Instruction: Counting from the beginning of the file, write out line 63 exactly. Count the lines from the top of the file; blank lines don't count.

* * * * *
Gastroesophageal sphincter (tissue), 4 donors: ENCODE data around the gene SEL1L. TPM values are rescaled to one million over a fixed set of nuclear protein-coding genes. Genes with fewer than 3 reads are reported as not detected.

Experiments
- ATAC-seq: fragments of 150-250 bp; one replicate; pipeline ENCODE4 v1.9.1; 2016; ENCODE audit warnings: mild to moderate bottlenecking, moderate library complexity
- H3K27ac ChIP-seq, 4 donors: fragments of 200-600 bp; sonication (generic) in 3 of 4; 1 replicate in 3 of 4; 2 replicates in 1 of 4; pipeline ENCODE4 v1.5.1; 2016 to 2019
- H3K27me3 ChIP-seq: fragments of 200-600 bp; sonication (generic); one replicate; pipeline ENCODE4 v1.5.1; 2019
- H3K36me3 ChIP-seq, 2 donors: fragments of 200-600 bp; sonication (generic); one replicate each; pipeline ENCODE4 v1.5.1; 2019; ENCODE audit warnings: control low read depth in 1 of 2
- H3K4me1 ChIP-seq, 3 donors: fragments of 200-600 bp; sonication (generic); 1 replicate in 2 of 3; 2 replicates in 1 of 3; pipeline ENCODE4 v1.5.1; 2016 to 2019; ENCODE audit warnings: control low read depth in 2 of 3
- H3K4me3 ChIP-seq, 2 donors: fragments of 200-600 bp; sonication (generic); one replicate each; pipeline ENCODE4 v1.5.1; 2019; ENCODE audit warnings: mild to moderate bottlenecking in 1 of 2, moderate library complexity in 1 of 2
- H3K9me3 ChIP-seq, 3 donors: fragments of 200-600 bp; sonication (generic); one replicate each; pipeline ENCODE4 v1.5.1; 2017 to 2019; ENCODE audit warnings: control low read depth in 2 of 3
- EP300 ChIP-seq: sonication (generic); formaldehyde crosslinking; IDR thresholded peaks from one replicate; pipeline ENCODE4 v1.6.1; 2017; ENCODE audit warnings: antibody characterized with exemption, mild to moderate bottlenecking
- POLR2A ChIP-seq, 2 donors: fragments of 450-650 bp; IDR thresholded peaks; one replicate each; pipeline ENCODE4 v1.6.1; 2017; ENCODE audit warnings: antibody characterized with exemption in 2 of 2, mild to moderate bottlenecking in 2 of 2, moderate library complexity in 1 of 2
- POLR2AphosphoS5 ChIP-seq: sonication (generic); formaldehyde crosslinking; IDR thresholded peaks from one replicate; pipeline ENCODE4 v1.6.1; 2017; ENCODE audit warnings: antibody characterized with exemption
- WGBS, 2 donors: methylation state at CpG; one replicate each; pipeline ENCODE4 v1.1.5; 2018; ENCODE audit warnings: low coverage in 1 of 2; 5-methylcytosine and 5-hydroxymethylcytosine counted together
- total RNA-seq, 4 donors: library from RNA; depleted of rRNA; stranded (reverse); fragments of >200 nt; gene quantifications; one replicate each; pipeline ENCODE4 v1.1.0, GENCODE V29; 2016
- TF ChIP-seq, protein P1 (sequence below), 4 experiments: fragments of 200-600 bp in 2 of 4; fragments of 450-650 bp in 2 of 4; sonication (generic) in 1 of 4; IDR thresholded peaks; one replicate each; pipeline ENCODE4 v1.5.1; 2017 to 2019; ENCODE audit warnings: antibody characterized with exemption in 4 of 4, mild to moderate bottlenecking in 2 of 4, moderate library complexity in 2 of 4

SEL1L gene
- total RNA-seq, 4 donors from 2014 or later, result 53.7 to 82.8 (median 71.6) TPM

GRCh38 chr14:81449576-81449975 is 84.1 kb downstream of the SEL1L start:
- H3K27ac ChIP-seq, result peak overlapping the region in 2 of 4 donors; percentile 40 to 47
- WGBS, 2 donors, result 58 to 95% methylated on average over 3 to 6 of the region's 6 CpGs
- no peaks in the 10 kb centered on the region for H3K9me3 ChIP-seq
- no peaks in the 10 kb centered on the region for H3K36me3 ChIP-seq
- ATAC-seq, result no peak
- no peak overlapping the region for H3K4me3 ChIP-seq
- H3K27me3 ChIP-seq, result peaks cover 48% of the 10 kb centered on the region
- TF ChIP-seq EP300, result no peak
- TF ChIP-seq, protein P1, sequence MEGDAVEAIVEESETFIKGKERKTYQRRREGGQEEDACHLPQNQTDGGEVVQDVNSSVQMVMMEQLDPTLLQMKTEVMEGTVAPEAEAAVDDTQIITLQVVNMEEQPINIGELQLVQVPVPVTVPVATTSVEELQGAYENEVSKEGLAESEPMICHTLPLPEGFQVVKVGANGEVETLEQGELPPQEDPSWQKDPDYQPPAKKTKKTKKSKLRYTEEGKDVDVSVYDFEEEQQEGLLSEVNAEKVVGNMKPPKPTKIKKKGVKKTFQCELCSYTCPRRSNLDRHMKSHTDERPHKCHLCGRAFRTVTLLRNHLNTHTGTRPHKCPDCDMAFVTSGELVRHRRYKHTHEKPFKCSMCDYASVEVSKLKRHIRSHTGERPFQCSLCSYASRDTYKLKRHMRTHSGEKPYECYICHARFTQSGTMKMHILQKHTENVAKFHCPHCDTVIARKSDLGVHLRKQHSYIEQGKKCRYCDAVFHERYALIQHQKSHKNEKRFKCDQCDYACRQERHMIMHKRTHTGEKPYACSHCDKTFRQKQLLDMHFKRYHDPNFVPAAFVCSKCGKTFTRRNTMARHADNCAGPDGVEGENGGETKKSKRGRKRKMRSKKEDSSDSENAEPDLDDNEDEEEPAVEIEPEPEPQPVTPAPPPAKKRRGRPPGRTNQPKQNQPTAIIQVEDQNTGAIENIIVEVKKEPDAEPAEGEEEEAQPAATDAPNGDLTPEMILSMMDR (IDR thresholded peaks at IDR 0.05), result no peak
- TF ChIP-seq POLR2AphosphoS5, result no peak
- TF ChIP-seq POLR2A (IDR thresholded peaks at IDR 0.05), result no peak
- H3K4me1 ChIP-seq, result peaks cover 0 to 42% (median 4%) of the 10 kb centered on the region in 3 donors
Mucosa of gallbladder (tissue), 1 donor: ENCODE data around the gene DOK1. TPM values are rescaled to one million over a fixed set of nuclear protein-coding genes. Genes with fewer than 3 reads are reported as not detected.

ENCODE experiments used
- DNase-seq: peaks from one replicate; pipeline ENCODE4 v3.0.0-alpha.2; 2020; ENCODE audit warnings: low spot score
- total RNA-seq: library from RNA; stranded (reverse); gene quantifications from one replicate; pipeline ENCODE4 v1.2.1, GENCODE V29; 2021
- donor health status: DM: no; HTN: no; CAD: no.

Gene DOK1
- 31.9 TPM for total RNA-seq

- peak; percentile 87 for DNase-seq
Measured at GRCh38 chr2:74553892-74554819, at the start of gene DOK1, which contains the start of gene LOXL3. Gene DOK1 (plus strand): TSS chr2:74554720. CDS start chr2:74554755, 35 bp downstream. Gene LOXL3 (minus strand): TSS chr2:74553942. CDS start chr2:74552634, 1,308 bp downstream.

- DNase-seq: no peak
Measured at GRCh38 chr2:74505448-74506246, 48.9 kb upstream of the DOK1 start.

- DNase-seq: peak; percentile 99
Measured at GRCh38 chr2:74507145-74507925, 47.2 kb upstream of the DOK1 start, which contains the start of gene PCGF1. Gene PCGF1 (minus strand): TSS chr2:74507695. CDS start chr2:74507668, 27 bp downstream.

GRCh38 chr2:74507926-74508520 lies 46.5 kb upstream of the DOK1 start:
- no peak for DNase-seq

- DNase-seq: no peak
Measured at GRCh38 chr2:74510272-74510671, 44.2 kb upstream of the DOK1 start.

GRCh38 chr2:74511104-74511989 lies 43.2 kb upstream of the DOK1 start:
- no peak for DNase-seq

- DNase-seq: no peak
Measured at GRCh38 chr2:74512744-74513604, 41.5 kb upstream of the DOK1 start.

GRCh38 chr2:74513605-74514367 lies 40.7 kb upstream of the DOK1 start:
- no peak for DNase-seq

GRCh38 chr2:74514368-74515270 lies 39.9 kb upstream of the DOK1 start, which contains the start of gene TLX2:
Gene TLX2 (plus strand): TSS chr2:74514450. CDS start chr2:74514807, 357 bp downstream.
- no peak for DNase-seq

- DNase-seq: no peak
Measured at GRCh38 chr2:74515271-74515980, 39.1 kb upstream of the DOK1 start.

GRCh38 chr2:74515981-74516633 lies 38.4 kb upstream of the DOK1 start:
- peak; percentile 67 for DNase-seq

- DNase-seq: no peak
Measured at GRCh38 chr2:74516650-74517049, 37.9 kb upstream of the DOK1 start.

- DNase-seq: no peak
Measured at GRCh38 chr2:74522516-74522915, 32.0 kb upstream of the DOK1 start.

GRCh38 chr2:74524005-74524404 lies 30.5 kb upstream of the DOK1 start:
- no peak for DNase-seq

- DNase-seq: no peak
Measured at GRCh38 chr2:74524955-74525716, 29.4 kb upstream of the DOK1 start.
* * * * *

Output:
- DNase-seq: no peak